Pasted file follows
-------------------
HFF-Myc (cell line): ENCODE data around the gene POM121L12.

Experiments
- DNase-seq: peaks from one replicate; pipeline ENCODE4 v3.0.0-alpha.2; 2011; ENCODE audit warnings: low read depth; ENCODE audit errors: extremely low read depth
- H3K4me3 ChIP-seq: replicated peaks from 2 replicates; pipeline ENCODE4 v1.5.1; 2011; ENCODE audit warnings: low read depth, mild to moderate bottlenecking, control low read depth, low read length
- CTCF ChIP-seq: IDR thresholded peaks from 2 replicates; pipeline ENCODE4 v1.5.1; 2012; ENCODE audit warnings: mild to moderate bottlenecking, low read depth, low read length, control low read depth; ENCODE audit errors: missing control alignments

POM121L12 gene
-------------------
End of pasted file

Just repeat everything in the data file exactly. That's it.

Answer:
HFF-Myc (cell line): ENCODE data around the gene POM121L12.

Experiments
- DNase-seq: peaks from one replicate; pipeline ENCODE4 v3.0.0-alpha.2; 2011; ENCODE audit warnings: low read depth; ENCODE audit errors: extremely low read depth
- H3K4me3 ChIP-seq: replicated peaks from 2 replicates; pipeline ENCODE4 v1.5.1; 2011; ENCODE audit warnings: low read depth, mild to moderate bottlenecking, control low read depth, low read length
- CTCF ChIP-seq: IDR thresholded peaks from 2 replicates; pipeline ENCODE4 v1.5.1; 2012; ENCODE audit warnings: mild to moderate bottlenecking, low read depth, low read length, control low read depth; ENCODE audit errors: missing control alignments

POM121L12 gene